Maggie Jackson—Uncertain: The Wisdom and Wonder of Being Unsure

Cover of the book Uncertain: The Wisdom and Wonder of Being Unsure by Maggie Jackson showing the title and author’s name in black letters above a mysterious landscape viewed through shards of broken glass.

Uncertain

UNCERTAIN:
THE WISDOM AND WONDER OF BEING UNSURE

Maggie Jackson
Prometheus, November 7, 2023
Hardback $27.95, eBook $19.99
ISBN-13: 9781633889187, eBook ISBN: 9781633889194
ASIN: B0CBDJ17ZL

Jackson reports:

I’ve been intrigued for years by the question of what cognitive skills we need to flourish in a tech-centric age of flux. Along with focused attention—the topic of my book Distracted, (2nd Ed., 2018)—what types of thinking offer paths to clarity and depth? What are the necessary counterpoints to our steady diets of hurried, skimming reactivity? When I set out to write a new book investigating these questions, the answers took me by surprise.

At the outset, I envisioned an opening chapter on uncertainty’s relation to good thinking. I assumed this mindset was just a hurdle to overcome en route to a definitive answer. In time, however, I discovered that I had deeply misunderstood the nature of being unsure. Far from being synonymous with inertia and weakness, uncertainty plays a starring role in creativity, curiosity, adaptability, and even resilience, new research shows. I had found a critical missing link to thinking well and a timely focus for my book.

Portrait photo of Maggie Jackson

Maggie Jackson
Photo by Karen Smul

I decided to organize the book around a series of modes of what I call uncertainty-in-action, from productive dissent and creative reverie to the fallow time needed for meaning-making. This is my third book, and as before, I brought the story to life via research from across the sciences and humanities and copious reporting, this time in operating rooms, robotics labs, political campaigns, and more. I interviewed hundreds of people and did research in three countries and six states.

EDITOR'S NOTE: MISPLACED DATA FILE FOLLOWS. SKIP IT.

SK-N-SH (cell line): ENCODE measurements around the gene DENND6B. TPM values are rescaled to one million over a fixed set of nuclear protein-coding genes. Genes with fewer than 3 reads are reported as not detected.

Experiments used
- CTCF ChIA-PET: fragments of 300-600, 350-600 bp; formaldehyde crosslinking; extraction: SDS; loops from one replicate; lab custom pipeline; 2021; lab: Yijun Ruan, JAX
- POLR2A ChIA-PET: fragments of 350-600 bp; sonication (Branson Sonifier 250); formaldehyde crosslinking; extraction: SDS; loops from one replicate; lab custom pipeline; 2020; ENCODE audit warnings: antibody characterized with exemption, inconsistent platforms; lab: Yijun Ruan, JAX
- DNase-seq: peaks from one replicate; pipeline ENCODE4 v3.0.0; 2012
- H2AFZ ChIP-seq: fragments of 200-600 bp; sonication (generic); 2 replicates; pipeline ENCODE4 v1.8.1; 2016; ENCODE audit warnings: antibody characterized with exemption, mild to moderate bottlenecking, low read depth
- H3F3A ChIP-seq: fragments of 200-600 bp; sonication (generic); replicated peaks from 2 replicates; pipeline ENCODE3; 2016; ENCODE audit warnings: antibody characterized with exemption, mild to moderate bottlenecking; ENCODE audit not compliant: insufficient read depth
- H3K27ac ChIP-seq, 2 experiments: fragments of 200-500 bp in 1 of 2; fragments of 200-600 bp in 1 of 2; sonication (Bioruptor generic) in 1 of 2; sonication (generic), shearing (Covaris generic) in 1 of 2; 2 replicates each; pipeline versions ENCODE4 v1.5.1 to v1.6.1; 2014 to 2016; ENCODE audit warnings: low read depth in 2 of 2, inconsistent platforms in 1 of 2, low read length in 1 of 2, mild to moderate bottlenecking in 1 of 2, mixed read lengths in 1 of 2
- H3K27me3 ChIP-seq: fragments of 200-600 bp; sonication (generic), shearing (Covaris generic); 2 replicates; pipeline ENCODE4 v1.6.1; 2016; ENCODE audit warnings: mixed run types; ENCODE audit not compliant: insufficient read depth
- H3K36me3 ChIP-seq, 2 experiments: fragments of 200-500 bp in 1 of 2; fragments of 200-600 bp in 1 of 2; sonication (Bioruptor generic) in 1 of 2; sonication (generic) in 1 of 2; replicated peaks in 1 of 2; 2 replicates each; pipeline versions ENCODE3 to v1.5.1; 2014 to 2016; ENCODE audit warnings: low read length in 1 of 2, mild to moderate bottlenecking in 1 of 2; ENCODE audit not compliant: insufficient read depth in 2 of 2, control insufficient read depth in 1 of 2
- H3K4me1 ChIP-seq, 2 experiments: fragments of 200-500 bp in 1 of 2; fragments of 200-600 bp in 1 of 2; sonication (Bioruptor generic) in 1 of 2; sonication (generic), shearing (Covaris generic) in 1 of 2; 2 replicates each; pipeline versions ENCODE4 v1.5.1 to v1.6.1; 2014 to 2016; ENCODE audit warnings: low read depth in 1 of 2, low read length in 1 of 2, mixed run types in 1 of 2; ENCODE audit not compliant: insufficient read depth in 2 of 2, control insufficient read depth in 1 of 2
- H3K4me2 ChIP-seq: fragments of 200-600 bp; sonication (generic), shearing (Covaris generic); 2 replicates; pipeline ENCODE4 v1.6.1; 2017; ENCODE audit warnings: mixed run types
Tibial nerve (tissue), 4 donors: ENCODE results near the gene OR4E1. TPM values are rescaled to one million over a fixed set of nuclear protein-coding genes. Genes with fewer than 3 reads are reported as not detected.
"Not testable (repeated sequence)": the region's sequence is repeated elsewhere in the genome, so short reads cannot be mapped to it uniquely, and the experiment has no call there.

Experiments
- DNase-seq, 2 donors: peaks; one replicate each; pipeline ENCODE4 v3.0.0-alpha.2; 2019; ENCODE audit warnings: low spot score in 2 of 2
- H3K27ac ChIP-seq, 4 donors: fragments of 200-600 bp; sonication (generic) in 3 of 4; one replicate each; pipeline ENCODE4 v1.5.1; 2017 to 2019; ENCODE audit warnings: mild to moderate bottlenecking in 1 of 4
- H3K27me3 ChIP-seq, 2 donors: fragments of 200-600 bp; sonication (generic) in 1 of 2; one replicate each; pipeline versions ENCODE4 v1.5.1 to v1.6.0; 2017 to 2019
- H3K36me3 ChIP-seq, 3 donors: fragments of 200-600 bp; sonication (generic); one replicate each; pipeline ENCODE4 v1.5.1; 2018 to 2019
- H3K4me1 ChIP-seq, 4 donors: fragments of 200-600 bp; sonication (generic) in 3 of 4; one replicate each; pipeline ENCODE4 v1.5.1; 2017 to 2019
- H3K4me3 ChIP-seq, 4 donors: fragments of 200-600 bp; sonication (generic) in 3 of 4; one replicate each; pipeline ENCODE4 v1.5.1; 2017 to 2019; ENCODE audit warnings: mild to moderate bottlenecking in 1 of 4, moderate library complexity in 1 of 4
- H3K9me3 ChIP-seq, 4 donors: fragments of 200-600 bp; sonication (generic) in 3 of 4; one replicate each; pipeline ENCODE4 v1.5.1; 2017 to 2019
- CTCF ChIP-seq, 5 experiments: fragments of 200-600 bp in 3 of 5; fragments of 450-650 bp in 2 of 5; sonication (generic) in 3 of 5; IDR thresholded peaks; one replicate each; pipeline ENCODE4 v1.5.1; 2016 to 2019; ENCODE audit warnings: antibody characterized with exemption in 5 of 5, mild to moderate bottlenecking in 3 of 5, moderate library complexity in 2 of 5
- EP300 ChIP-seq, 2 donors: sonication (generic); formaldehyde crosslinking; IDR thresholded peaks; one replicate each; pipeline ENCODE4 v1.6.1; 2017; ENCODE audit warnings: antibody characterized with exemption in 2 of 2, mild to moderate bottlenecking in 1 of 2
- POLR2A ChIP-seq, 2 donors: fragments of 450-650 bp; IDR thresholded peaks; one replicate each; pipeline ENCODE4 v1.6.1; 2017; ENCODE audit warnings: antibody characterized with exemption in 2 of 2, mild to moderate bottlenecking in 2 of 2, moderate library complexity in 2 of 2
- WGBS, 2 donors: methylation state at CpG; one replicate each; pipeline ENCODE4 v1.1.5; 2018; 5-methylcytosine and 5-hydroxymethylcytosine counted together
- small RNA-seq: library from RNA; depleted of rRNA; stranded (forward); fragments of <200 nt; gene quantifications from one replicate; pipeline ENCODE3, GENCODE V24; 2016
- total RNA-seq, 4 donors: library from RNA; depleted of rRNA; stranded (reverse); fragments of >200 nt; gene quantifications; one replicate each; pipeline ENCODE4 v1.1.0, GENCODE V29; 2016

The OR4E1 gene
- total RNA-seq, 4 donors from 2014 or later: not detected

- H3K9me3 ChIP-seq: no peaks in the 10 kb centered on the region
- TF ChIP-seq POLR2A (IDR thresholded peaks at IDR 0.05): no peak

Shaping my book and decoding a complex, often-misunderstood subject took time. I benefited from supportive early feedback from my agents and from an outside editor, and from talks that I gave on the work-in-progress. Still, it was a difficult process, and some denizens of our efficiency-smitten culture raised eyebrows at how many years it took.

Yet in looking back, I believe that the errors, detours, and not-knowing intrinsic to the process were essential to the work of decoding uncertainty’s mysteries. In effect, I wound up living the teachings of my book. I hope that Uncertain helps writers and readers alike rethink their assumptions about not knowing and discover the overlooked wisdom of being unsure.

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Banner image adapted from original photo by Maggie Jackson.

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November 22, 2023

Advance Copy

The path from idea to book may take myriad routes. The Advance Copy column, started in 2000 by NASW volunteer book editor Lynne Lamberg, features NASW authors telling the stories behind their books. Authors are asked to report how they got their idea, honed it into a proposal, found an agent and a publisher, funded and conducted their research, and organized their writing process. They also are asked to share what they wish they’d known when they started or would do differently next time, and what advice they can offer aspiring authors. Lamberg edits the authors’ answers to produce the Advance Copy reports.

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